• stacking up stones

    by  • July 7, 2007 • Uncategorized • 6 Comments

    One of my favorite stories in the Bible is Joshua telling the people to stack up twelve stones from the Jordan River for an altar after they had crossed through the river on dry ground.

    And then he told the People of Israel, “In the days to come, when your children ask, ‘What are these stones doing here?’ tell your children this: ‘Israel crossed over this Jordan on dry ground.'” (The Message)

    What speaks most to that story is the idea of marking a place to come back to as a way of remembering, as the old adage goes, who we are and whose we are. Bob Bennett sang about what I’m talking about in a great song called “Altar in the Field”:

    I’ll build an altar in the field
    Where I’ll remember

    Understanding stacks of stones mean different things to different people as they find them along the way, I want to stack up a few of my own. Today marks my 401st post since I began my blog on December 27, 2005. I started writing about “food, faith, family, and friends” as a way to help me learn how to live with my depression and to connect beyond myself, both of which are inextricably tied together in my life. Stacking up the stones right now helps me because my depression is a rising tide these days.

    For many years I’ve said I wanted to be a writer. Until I started writing this blog, I had a hard time feeling like one. Stacking up the posts like stones helps me remember I am a writer. It’s an altar to which I plan to return again and again.

    Peace,
    Milton

    P. S. — There’s a new recipe.

    About

    Blogging since December 2005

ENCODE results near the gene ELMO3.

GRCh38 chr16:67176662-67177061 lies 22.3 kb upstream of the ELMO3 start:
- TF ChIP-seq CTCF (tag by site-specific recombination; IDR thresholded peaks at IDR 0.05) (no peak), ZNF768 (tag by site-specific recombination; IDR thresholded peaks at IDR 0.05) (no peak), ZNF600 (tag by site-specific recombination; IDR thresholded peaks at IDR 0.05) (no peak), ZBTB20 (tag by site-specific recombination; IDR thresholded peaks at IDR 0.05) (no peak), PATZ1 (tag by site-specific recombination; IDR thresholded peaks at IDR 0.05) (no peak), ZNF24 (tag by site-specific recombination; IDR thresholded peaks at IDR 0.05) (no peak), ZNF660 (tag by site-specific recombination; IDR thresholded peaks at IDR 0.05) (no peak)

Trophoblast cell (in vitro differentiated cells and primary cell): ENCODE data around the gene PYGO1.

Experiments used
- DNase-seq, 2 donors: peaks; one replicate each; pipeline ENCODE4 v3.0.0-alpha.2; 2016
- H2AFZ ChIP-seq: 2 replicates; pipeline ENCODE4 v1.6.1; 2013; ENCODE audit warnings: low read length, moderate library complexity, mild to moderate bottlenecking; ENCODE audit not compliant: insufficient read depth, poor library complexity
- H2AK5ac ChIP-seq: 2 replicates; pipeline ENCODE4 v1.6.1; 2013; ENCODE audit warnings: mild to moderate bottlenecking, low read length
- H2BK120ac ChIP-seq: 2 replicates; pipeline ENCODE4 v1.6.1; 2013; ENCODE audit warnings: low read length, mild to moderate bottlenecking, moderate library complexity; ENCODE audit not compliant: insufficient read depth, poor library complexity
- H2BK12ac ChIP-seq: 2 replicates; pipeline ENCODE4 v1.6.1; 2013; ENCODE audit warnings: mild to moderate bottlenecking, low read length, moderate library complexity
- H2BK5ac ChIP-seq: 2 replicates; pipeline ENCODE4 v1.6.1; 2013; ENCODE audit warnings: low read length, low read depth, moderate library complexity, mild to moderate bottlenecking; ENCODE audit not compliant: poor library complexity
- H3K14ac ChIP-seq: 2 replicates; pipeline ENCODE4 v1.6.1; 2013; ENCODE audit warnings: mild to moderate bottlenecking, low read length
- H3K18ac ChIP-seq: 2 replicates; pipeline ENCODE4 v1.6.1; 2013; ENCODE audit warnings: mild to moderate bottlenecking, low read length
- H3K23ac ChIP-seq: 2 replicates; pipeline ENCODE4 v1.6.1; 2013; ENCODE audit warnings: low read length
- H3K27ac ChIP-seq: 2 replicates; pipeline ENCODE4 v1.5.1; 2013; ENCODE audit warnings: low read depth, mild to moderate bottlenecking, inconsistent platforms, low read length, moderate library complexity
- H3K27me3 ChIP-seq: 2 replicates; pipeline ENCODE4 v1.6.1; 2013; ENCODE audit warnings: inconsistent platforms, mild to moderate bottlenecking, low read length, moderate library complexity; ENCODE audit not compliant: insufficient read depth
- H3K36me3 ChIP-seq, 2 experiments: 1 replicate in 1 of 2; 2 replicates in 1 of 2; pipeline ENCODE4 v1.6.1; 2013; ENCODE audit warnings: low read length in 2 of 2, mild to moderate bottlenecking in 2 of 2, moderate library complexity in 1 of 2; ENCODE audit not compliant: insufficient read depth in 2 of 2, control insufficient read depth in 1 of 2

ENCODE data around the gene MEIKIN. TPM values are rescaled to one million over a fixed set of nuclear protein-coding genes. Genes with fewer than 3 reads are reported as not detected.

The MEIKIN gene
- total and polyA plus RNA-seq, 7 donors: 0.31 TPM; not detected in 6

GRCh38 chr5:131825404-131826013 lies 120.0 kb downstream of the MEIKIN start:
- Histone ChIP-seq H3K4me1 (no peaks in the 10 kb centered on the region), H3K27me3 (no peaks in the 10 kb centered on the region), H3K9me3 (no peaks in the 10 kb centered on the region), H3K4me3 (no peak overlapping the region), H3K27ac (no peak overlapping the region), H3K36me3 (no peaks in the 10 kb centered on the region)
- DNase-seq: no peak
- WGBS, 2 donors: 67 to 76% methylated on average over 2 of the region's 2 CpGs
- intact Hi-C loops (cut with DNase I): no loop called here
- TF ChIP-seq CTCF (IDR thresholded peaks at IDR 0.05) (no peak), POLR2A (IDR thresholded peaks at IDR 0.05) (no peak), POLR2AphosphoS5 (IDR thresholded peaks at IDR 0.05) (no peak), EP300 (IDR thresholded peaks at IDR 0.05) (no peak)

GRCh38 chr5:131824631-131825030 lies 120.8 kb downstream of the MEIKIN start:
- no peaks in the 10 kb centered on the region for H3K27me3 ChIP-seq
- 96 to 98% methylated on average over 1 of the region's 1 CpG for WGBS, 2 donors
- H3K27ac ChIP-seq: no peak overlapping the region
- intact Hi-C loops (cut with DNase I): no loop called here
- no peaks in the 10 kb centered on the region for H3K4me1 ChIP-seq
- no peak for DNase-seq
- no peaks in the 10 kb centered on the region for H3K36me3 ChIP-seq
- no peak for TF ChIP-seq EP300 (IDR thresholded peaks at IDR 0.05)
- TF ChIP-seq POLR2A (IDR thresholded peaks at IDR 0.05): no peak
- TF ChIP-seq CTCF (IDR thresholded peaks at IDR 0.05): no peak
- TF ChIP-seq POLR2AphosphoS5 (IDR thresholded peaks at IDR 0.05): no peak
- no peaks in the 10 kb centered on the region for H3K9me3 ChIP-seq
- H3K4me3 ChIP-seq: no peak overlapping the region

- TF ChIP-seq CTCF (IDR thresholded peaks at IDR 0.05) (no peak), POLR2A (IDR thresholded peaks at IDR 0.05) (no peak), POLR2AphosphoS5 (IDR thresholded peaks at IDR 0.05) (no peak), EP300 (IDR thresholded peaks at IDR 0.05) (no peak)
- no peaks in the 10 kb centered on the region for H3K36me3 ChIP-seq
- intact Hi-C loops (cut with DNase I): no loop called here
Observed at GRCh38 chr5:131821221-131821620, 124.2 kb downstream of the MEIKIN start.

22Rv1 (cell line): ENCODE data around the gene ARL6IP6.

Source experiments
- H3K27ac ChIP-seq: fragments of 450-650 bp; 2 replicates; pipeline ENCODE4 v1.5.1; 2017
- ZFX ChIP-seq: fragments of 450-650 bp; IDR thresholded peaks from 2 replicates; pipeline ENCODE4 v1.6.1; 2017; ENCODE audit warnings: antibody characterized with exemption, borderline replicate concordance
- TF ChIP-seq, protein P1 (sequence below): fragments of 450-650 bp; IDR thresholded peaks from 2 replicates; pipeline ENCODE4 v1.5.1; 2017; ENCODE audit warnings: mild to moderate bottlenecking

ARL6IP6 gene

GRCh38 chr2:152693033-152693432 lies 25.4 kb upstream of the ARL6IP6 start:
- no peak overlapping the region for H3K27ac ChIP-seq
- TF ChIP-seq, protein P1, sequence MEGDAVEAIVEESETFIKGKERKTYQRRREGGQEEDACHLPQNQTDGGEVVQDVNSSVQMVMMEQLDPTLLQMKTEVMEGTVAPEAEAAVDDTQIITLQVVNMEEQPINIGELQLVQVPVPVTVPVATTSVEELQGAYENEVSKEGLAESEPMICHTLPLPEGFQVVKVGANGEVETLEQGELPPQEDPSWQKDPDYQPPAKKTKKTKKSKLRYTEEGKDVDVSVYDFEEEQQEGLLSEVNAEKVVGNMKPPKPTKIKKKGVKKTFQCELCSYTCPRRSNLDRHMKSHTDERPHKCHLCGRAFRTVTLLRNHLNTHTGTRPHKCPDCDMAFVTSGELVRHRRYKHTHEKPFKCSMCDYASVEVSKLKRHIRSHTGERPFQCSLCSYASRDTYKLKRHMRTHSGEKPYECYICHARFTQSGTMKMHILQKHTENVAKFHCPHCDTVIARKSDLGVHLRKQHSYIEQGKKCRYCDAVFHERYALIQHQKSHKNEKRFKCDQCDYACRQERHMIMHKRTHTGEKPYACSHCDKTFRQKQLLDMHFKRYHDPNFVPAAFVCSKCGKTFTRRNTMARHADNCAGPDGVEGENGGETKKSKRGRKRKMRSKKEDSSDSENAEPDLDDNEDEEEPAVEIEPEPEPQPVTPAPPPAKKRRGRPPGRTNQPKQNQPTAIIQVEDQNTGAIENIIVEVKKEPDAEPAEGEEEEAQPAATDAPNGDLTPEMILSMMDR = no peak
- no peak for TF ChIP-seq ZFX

http://donteatalone.com

    6 Responses to stacking up stones

    1. July 8, 2007 at 1:04 am

      What qualifies a person to be ‘a writer’? Is it just because you write?

      Well, you do that.

      I think the larger, more pertinent issue is that what you write matters. When your words make a difference, often on a daily basis, in the lives of people who read those words, you are a writer. Not just a writer, but a writer who MATTERS.

      Whether you write to stave off depression or to impact others, it matters. I’m so glad you do so…each of those 401 posts has been potent.

      Congrats, and make a big ol’ pile of stones. Make sure you don’t forget. You. Are. A. Writer.

    2. Ron
      July 8, 2007 at 3:06 am

      Milton,
      We’ve never met, but I know you through your writing. We’ve never had a conversation, but you have influenced my life and uplifted my spirit by your writing. Thanks for sharing.

    3. July 8, 2007 at 3:35 am

      The church camp at which I once worked (and to which I’m taking campers next Saturday) invited campers to bring rocks to camp one summer to build an altar at one of their worship sites. Twenty years later, some people can still pick out their rocks. What we bring and leave as our contribution is important, and I’ve come to value yours, Milton. Thanks.

    4. KQ
      July 8, 2007 at 7:59 pm

      I’m going to echo what Ron… your writing has a tremendous (uplifting!) influence on this middle aged woman in San Francisco. I only come to your blog when I am quieted and ready to think deeply, because I know I can depend on you for something thought provoking.

      *and*

      This particular post brings to mind a favorite song… I bet you know it:

      It is Love who makes the mortar
      And it’s love who stacked these stones
      And it’s love who made the stage here
      Although it looks like we’re alone
      In this scene set in shadows
      Like the night is here to stay
      There is evil cast around us
      But it’s love that wrote the play…
      For in this darkness love can show the way
      (David Wilcox ~ Show The Way)

      peace be with you, Writer.

    5. July 8, 2007 at 8:26 pm

      kq

      I think Wilcox’s song should be our national anthem.

      Thanks to all for the encouragement.

      Peace,
      Milton

    6. August 22, 2007 at 5:11 am

      Milt – I’m glad you write. I’m glad you are in this space as a writer. As I read, I come to stack my own stones, remembering that depression is a part of me, but not all of me.

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